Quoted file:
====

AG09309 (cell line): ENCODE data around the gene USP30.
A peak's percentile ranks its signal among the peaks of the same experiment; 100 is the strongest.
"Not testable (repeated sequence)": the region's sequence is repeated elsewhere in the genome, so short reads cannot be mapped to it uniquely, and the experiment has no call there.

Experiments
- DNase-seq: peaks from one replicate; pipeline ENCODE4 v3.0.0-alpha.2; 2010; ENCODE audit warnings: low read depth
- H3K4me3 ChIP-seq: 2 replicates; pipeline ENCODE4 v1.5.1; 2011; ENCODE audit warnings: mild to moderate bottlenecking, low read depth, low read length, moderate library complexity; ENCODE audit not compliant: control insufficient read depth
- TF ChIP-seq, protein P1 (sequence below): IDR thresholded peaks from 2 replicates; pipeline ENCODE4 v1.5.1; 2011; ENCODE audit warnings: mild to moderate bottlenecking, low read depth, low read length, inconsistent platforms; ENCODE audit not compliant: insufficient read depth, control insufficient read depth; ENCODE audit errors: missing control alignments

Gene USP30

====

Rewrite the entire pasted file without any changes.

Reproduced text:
AG09309 (cell line): ENCODE data around the gene USP30.
A peak's percentile ranks its signal among the peaks of the same experiment; 100 is the strongest.
"Not testable (repeated sequence)": the region's sequence is repeated elsewhere in the genome, so short reads cannot be mapped to it uniquely, and the experiment has no call there.

Experiments
- DNase-seq: peaks from one replicate; pipeline ENCODE4 v3.0.0-alpha.2; 2010; ENCODE audit warnings: low read depth
- H3K4me3 ChIP-seq: 2 replicates; pipeline ENCODE4 v1.5.1; 2011; ENCODE audit warnings: mild to moderate bottlenecking, low read depth, low read length, moderate library complexity; ENCODE audit not compliant: control insufficient read depth
- TF ChIP-seq, protein P1 (sequence below): IDR thresholded peaks from 2 replicates; pipeline ENCODE4 v1.5.1; 2011; ENCODE audit warnings: mild to moderate bottlenecking, low read depth, low read length, inconsistent platforms; ENCODE audit not compliant: insufficient read depth, control insufficient read depth; ENCODE audit errors: missing control alignments

Gene USP30